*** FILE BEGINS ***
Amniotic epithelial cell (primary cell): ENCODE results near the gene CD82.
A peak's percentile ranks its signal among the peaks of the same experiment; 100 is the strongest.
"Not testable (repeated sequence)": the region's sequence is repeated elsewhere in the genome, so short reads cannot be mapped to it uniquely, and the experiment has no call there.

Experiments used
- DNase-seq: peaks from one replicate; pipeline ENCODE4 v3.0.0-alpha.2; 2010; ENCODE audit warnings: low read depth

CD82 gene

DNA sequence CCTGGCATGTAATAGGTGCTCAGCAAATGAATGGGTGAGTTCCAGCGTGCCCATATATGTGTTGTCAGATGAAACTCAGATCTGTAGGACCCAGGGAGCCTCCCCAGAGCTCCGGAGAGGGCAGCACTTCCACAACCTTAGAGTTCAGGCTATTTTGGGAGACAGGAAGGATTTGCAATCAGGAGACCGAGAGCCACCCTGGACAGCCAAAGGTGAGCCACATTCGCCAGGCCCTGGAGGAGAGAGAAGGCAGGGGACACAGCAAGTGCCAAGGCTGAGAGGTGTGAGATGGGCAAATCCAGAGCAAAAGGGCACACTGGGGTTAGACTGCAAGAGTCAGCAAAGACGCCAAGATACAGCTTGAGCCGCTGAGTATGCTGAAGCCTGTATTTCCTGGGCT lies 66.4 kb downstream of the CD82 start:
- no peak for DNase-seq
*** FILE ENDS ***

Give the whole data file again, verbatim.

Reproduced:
Amniotic epithelial cell (primary cell): ENCODE results near the gene CD82.
A peak's percentile ranks its signal among the peaks of the same experiment; 100 is the strongest.
"Not testable (repeated sequence)": the region's sequence is repeated elsewhere in the genome, so short reads cannot be mapped to it uniquely, and the experiment has no call there.

Experiments used
- DNase-seq: peaks from one replicate; pipeline ENCODE4 v3.0.0-alpha.2; 2010; ENCODE audit warnings: low read depth

CD82 gene

DNA sequence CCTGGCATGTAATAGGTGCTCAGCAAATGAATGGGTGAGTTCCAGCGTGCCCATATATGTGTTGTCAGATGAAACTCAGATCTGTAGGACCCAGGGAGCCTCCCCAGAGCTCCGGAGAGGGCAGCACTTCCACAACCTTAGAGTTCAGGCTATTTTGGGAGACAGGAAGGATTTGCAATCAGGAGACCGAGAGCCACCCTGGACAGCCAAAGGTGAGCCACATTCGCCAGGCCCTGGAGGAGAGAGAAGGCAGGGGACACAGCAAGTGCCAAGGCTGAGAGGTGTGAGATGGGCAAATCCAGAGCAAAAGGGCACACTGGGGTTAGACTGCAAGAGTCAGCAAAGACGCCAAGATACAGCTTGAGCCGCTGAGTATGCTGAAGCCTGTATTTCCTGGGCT lies 66.4 kb downstream of the CD82 start:
- no peak for DNase-seq